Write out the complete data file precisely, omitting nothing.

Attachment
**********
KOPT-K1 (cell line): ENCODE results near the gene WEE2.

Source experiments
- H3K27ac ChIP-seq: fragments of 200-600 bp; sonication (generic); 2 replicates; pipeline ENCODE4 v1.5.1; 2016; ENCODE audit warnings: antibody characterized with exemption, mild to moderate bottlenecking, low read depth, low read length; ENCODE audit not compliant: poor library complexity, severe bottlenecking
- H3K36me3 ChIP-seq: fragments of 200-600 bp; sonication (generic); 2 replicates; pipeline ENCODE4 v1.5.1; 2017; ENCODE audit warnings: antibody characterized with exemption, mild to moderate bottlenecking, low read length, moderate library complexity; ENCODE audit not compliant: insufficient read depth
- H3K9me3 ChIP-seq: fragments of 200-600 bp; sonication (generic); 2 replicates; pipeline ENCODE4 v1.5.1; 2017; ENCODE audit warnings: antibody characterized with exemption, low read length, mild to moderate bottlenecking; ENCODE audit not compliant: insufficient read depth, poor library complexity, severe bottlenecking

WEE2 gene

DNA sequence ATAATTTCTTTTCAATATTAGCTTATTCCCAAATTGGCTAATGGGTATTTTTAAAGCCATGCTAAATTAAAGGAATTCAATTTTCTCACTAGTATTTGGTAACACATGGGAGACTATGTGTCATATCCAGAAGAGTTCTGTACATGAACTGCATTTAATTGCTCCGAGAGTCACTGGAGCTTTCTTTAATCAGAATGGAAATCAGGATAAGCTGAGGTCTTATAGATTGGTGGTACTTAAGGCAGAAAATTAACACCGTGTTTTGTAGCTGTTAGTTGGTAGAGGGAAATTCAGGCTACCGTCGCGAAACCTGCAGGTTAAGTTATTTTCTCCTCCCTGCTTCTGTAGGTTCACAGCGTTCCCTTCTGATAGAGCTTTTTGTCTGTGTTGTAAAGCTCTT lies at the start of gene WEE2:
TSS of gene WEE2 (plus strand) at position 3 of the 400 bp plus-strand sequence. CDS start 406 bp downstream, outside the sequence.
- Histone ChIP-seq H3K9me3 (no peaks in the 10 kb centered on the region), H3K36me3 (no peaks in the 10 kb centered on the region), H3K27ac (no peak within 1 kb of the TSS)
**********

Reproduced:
KOPT-K1 (cell line): ENCODE results near the gene WEE2.

Source experiments
- H3K27ac ChIP-seq: fragments of 200-600 bp; sonication (generic); 2 replicates; pipeline ENCODE4 v1.5.1; 2016; ENCODE audit warnings: antibody characterized with exemption, mild to moderate bottlenecking, low read depth, low read length; ENCODE audit not compliant: poor library complexity, severe bottlenecking
- H3K36me3 ChIP-seq: fragments of 200-600 bp; sonication (generic); 2 replicates; pipeline ENCODE4 v1.5.1; 2017; ENCODE audit warnings: antibody characterized with exemption, mild to moderate bottlenecking, low read length, moderate library complexity; ENCODE audit not compliant: insufficient read depth
- H3K9me3 ChIP-seq: fragments of 200-600 bp; sonication (generic); 2 replicates; pipeline ENCODE4 v1.5.1; 2017; ENCODE audit warnings: antibody characterized with exemption, low read length, mild to moderate bottlenecking; ENCODE audit not compliant: insufficient read depth, poor library complexity, severe bottlenecking

WEE2 gene

DNA sequence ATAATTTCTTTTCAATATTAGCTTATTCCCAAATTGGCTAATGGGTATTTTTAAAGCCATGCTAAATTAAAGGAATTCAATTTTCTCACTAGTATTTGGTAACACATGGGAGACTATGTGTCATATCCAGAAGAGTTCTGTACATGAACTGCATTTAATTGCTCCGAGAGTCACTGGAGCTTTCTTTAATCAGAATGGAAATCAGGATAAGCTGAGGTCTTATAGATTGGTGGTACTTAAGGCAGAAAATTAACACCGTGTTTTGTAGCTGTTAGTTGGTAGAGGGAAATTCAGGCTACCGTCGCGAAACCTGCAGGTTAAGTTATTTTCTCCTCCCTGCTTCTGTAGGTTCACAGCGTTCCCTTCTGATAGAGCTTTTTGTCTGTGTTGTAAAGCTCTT lies at the start of gene WEE2:
TSS of gene WEE2 (plus strand) at position 3 of the 400 bp plus-strand sequence. CDS start 406 bp downstream, outside the sequence.
- Histone ChIP-seq H3K9me3 (no peaks in the 10 kb centered on the region), H3K36me3 (no peaks in the 10 kb centered on the region), H3K27ac (no peak within 1 kb of the TSS)